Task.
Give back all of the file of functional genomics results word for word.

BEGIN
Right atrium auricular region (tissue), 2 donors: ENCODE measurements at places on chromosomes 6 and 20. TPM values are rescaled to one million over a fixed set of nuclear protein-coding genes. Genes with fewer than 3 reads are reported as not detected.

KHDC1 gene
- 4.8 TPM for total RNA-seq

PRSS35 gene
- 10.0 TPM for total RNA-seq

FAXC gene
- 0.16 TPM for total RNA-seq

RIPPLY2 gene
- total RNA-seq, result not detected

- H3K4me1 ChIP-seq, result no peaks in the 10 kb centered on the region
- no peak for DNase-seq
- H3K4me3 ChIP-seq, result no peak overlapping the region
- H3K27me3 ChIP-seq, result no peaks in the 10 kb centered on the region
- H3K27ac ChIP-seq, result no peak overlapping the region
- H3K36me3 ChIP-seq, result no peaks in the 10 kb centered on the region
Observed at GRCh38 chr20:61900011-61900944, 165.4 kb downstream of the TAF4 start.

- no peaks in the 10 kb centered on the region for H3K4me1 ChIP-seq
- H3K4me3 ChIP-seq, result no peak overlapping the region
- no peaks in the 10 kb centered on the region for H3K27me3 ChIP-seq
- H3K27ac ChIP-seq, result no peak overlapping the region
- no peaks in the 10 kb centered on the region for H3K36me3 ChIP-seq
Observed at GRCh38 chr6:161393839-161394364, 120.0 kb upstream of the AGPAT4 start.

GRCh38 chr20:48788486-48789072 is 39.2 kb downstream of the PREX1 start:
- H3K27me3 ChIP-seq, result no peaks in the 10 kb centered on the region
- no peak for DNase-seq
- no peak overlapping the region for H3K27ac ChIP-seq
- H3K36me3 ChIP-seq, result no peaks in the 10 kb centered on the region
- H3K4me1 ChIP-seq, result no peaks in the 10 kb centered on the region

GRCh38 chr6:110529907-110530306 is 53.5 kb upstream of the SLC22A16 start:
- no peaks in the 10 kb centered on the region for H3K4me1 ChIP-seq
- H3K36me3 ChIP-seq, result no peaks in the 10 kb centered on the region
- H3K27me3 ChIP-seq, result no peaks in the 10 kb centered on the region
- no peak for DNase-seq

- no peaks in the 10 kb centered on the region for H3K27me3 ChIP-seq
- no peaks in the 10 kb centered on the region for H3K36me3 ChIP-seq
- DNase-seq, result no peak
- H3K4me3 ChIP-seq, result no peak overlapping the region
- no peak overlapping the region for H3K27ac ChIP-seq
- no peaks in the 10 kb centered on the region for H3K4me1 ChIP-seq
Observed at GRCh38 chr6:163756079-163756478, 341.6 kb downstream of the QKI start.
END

Right atrium auricular region (tissue), 2 donors: ENCODE measurements at places on chromosomes 6 and 20. TPM values are rescaled to one million over a fixed set of nuclear protein-coding genes. Genes with fewer than 3 reads are reported as not detected.

KHDC1 gene
- 4.8 TPM for total RNA-seq

PRSS35 gene
- 10.0 TPM for total RNA-seq

FAXC gene
- 0.16 TPM for total RNA-seq

RIPPLY2 gene
- total RNA-seq, result not detected

- H3K4me1 ChIP-seq, result no peaks in the 10 kb centered on the region
- no peak for DNase-seq
- H3K4me3 ChIP-seq, result no peak overlapping the region
- H3K27me3 ChIP-seq, result no peaks in the 10 kb centered on the region
- H3K27ac ChIP-seq, result no peak overlapping the region
- H3K36me3 ChIP-seq, result no peaks in the 10 kb centered on the region
Observed at GRCh38 chr20:61900011-61900944, 165.4 kb downstream of the TAF4 start.

- no peaks in the 10 kb centered on the region for H3K4me1 ChIP-seq
- H3K4me3 ChIP-seq, result no peak overlapping the region
- no peaks in the 10 kb centered on the region for H3K27me3 ChIP-seq
- H3K27ac ChIP-seq, result no peak overlapping the region
- no peaks in the 10 kb centered on the region for H3K36me3 ChIP-seq
Observed at GRCh38 chr6:161393839-161394364, 120.0 kb upstream of the AGPAT4 start.

GRCh38 chr20:48788486-48789072 is 39.2 kb downstream of the PREX1 start:
- H3K27me3 ChIP-seq, result no peaks in the 10 kb centered on the region
- no peak for DNase-seq
- no peak overlapping the region for H3K27ac ChIP-seq
- H3K36me3 ChIP-seq, result no peaks in the 10 kb centered on the region
- H3K4me1 ChIP-seq, result no peaks in the 10 kb centered on the region

GRCh38 chr6:110529907-110530306 is 53.5 kb upstream of the SLC22A16 start:
- no peaks in the 10 kb centered on the region for H3K4me1 ChIP-seq
- H3K36me3 ChIP-seq, result no peaks in the 10 kb centered on the region
- H3K27me3 ChIP-seq, result no peaks in the 10 kb centered on the region
- no peak for DNase-seq

- no peaks in the 10 kb centered on the region for H3K27me3 ChIP-seq
- no peaks in the 10 kb centered on the region for H3K36me3 ChIP-seq
- DNase-seq, result no peak
- H3K4me3 ChIP-seq, result no peak overlapping the region
- no peak overlapping the region for H3K27ac ChIP-seq
- no peaks in the 10 kb centered on the region for H3K4me1 ChIP-seq
Observed at GRCh38 chr6:163756079-163756478, 341.6 kb downstream of the QKI start.